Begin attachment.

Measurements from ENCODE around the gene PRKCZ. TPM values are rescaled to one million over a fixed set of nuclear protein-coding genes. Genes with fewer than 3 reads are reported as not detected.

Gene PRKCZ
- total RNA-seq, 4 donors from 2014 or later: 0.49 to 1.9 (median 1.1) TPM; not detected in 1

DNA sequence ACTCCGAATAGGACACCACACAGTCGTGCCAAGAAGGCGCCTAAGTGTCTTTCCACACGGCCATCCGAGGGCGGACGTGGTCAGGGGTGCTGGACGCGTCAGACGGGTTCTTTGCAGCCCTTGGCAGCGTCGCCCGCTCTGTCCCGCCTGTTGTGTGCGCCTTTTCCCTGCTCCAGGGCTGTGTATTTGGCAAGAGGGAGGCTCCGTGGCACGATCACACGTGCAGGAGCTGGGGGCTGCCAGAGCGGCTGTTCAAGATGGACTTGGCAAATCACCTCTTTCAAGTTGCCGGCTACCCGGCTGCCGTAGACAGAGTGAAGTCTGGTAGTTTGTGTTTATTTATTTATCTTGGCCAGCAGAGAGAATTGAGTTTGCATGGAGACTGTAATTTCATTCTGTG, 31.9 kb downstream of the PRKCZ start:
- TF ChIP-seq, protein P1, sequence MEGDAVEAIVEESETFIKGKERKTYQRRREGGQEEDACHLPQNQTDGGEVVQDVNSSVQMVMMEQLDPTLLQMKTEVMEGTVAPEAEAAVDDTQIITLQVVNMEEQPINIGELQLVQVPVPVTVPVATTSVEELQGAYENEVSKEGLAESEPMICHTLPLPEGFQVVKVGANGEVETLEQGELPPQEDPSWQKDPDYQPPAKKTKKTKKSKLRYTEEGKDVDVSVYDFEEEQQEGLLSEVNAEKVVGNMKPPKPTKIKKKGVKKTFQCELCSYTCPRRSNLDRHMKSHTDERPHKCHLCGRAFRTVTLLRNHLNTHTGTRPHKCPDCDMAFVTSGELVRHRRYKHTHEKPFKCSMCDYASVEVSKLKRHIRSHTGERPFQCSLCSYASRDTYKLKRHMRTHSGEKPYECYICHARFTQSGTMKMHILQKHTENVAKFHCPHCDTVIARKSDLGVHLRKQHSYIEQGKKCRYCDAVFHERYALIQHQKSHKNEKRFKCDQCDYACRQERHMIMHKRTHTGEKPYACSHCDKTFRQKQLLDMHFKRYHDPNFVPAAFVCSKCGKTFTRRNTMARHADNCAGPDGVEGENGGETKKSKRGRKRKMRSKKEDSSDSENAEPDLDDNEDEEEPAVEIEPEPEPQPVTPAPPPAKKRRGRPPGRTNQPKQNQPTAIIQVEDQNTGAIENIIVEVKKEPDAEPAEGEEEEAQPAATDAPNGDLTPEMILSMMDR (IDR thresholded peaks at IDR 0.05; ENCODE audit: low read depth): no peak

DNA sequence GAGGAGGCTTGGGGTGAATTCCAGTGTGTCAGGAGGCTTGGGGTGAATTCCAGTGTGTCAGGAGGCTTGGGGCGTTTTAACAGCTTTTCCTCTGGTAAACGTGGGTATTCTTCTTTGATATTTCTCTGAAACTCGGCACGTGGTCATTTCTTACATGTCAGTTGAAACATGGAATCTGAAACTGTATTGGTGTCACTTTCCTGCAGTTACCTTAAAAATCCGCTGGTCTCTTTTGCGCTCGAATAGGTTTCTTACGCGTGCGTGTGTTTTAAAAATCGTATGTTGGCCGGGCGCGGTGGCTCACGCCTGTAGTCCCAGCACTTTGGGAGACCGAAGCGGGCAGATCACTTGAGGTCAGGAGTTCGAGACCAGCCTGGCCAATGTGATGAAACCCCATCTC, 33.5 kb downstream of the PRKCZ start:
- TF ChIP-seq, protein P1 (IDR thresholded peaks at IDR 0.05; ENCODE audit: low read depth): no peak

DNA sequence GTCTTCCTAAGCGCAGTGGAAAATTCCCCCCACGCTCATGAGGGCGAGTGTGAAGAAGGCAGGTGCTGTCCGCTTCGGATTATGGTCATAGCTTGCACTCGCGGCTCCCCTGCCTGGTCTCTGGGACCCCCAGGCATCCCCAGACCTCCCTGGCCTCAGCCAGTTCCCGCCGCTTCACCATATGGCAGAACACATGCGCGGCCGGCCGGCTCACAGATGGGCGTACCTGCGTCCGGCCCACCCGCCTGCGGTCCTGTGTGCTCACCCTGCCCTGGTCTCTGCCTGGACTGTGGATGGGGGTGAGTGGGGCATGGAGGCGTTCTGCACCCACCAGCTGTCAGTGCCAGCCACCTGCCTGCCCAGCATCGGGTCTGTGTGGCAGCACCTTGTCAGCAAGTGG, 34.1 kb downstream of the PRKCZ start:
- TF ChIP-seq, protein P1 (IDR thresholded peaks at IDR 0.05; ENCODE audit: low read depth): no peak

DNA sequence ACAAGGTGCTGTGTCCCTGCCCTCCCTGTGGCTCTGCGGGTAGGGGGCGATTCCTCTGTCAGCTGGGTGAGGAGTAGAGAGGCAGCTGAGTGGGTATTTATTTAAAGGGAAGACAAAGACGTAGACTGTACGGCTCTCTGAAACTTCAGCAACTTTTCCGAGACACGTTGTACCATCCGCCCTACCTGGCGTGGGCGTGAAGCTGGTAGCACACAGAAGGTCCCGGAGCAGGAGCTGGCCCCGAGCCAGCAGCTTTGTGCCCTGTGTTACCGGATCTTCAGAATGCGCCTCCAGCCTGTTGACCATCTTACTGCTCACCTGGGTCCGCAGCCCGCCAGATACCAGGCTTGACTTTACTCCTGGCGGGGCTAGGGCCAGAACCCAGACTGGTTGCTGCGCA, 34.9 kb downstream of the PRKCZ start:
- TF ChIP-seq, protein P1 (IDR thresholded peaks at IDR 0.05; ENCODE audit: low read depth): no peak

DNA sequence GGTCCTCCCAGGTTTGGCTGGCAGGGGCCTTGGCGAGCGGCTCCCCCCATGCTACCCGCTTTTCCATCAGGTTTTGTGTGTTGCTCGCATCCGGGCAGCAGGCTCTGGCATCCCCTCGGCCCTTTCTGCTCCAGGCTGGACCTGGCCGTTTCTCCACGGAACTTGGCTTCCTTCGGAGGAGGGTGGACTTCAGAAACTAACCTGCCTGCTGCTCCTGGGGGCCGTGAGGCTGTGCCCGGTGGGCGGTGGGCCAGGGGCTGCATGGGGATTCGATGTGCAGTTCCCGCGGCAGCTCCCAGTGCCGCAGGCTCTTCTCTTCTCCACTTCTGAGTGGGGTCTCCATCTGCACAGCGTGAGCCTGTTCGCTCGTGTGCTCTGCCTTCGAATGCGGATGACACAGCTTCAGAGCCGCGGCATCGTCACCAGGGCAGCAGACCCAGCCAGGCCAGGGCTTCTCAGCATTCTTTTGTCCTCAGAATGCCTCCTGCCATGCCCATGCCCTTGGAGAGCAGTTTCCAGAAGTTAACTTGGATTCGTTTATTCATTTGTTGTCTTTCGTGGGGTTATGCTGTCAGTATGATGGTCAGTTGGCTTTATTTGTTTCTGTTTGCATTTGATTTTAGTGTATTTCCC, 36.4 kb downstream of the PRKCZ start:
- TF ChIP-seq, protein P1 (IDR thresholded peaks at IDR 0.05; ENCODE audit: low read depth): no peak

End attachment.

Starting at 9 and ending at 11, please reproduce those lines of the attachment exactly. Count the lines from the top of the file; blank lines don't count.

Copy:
- TF ChIP-seq, protein P1 (IDR thresholded peaks at IDR 0.05; ENCODE audit: low read depth): no peak

DNA sequence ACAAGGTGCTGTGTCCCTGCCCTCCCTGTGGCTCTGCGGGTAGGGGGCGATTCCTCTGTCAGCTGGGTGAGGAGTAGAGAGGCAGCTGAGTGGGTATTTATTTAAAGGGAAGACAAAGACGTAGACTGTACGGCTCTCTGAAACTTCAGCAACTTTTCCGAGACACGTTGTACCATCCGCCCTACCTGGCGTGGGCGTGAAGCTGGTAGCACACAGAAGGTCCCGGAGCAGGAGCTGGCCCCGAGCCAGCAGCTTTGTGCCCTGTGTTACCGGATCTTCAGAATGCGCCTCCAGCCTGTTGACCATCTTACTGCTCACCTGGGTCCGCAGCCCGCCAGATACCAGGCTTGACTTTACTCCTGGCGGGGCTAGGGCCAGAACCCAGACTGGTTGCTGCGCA, 34.9 kb downstream of the PRKCZ start:
- TF ChIP-seq, protein P1 (IDR thresholded peaks at IDR 0.05; ENCODE audit: low read depth): no peak